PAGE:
“These levels of loneliness are heartbreaking. We have big holes in our social fabric. We need to mobilize coherently and strategically to assure that far fewer Americans are stranded and disconnected,” said Richard Weissbourd, lead author of the report.
While loneliness appears to be pervasive in modern society, the Harvard report recommends three societal factors in addressing loneliness. They suggest providing information and strategies to help people cope with loneliness, improve physical and social infrastructure, and restore emotional, physical, and moral health of society as a whole.
Editor’s Biblical Analysis
As this report confirms isolation can so easily lead to despair and hopelessness; characteristics that are not part of God’s design for humanity. This is why God throughout Scripture has commanded us to live in community with others.
While it can be easy in this digital age to resort to keeping to ourselves as a means of avoiding the “messiness” that relationships can bring, God in his wisdom has created us as social beings and wired the benefits of being connected to others into our DNA.
We see this first in the garden of Eden, when God stated, “It is not good for man to be alone.” Because of this, He created a wife for Adam and ordained the concept of family and community from the beginning of creation. (Gen. 2:18)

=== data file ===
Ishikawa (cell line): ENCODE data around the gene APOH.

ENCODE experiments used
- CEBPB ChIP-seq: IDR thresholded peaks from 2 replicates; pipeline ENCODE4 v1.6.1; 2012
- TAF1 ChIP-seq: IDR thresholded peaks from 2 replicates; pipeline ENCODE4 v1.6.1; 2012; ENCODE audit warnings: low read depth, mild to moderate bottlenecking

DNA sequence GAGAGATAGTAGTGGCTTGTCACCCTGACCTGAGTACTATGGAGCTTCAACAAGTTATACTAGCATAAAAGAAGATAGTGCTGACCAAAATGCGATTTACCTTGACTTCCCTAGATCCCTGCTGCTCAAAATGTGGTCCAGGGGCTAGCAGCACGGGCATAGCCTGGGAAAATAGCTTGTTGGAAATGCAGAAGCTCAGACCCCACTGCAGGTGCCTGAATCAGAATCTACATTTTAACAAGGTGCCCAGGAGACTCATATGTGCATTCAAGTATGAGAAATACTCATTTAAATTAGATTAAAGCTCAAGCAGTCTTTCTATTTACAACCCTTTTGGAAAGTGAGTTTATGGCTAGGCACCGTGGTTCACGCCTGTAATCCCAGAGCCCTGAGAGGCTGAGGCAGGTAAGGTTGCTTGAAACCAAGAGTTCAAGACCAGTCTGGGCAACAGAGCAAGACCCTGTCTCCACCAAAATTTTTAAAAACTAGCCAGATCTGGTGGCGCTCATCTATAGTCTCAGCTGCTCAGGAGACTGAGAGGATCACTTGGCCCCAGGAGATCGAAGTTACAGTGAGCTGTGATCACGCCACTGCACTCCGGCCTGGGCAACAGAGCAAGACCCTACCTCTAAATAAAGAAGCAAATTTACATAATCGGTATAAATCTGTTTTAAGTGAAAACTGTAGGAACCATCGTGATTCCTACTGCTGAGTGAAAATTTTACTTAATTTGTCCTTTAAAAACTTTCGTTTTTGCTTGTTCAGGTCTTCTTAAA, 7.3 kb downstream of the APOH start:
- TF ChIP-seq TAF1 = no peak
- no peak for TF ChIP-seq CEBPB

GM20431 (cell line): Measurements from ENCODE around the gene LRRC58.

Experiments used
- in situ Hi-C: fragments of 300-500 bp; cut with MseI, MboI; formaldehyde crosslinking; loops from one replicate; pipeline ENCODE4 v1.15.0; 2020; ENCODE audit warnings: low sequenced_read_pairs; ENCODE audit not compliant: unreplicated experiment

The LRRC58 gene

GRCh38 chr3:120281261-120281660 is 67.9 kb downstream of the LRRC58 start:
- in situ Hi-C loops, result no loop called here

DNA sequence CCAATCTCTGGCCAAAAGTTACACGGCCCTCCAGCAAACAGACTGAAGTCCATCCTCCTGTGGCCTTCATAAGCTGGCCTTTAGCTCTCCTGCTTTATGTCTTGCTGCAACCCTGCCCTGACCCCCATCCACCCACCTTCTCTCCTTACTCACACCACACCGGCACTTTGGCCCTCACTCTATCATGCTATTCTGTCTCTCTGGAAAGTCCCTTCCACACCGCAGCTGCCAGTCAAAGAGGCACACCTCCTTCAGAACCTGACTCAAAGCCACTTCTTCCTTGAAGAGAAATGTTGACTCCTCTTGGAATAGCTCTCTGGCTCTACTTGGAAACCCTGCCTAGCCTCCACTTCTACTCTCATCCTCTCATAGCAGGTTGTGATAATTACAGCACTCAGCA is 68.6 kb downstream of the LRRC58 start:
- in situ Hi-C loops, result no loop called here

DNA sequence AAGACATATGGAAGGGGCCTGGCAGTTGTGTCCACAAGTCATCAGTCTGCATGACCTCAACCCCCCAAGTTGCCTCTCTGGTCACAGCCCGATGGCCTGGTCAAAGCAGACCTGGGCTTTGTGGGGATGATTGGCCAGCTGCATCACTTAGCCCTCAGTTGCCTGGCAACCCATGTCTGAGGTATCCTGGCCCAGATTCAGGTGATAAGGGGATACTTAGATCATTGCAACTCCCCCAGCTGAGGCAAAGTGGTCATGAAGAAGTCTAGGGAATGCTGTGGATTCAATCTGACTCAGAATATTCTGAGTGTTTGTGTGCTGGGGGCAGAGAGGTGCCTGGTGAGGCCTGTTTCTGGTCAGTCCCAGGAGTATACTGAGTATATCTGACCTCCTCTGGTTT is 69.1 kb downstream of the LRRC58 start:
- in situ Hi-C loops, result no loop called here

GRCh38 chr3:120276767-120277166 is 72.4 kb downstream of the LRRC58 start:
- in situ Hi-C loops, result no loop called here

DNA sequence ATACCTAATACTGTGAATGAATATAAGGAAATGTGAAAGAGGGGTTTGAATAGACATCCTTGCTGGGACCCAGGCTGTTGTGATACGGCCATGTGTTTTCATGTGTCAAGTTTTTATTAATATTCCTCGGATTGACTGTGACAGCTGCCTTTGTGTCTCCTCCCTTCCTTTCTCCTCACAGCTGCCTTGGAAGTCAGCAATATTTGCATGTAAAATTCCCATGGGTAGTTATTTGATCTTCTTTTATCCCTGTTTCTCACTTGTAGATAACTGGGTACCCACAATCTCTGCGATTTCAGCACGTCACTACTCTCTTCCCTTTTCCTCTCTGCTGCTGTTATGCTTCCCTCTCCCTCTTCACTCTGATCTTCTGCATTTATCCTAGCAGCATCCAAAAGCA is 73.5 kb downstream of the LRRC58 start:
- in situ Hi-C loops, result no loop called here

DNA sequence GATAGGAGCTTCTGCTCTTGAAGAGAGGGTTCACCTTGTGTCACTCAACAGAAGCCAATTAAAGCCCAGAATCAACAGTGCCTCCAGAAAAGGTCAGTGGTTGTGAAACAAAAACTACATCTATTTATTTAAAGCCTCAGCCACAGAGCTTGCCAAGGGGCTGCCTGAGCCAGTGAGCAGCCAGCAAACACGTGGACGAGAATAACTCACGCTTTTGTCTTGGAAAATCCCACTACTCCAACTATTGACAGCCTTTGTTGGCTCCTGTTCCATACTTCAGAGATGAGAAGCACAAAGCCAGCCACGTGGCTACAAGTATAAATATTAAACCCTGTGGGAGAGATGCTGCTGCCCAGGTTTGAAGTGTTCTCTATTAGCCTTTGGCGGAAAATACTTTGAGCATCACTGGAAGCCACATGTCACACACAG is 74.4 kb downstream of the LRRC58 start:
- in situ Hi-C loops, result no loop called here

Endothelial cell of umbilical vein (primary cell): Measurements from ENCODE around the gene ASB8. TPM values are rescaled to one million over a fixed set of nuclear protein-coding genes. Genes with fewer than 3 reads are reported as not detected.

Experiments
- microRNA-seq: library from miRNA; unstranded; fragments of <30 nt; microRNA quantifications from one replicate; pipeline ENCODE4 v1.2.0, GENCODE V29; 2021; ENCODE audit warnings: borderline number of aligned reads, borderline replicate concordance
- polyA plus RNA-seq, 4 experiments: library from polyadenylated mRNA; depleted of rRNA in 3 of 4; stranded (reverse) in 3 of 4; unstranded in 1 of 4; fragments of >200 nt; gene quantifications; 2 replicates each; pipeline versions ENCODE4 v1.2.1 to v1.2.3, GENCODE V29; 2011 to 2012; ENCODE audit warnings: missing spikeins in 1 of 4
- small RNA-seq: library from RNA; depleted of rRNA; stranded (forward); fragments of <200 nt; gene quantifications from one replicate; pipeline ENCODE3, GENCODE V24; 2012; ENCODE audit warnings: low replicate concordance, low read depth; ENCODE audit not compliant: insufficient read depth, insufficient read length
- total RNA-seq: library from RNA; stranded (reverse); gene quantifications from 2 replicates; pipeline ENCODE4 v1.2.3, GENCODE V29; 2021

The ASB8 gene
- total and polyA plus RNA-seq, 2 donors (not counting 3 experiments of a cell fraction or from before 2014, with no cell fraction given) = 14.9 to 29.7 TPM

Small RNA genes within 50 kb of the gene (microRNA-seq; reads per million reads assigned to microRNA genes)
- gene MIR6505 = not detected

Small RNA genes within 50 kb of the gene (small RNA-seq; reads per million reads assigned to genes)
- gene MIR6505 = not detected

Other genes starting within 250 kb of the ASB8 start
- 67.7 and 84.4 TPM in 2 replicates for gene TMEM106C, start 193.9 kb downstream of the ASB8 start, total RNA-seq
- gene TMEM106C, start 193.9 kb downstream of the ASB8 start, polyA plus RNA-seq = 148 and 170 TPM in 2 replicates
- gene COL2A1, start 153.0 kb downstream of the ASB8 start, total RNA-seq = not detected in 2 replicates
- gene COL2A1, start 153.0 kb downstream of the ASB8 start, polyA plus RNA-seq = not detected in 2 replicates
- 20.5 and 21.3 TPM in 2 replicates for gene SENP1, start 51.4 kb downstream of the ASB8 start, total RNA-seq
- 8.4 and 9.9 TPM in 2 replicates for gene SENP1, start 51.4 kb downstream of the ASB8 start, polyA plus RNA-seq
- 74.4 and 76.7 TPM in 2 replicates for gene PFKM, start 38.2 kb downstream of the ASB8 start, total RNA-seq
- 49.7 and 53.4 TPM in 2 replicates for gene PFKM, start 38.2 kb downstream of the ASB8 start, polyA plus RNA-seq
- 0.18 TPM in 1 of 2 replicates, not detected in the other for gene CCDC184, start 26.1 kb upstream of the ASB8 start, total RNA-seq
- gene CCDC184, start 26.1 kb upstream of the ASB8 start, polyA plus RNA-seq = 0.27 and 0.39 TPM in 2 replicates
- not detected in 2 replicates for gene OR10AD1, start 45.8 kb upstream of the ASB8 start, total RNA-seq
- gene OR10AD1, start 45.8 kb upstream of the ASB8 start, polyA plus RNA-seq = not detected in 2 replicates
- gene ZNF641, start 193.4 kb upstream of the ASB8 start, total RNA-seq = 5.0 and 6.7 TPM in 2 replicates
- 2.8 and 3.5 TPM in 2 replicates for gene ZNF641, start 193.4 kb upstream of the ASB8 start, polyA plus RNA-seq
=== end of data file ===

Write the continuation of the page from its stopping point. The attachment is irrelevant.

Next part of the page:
We see this again in Matthew 18:20 where God outlines the importance of fellowshipping with other believers: “For where two or three gather in my name, there am I with them.”
Further, in Galatians 6:2 Paul commands believers to walk alongside other believers even when (or especially when) it is difficult: Carry each other’s burdens, and in this, you will fulfill the law of Christ.”
This is why it is essential for the spiritual health of a believer to be involved in a Bible-believing church. This is more than just sitting in a service one day a week, it involves getting plugged in and serving alongside others.
This doesn’t mean that the church is perfect. In the church, you will find flawed humans just like you will in the world, but in the church, you will also find those who have a common purpose – to seek Christ and make him known.
Ultimately, however, the Bible tells us that hope, peace, and fulfillment can only be found in one place – a personal relationship with Jesus Christ. While humans will fail and betray us, God is eternally faithful. He is a friend that is closer than a brother (Prov. 18:24) and has promised to never leave us or forsake us. (Deut. 31:8).
So let us not fall into the despair and hopelessness that comes with pursuing the things of this world or isolating ourselves from the world. Instead, let each of us pursue after Christ individually, so that we can build up the rest of the body of Christ corporately.
But now God has placed the members, each one of them, in the body, just as He desired. If they were all one member, where would the body be? But now there are many members, but one body. – 1 Cor. 12:18-20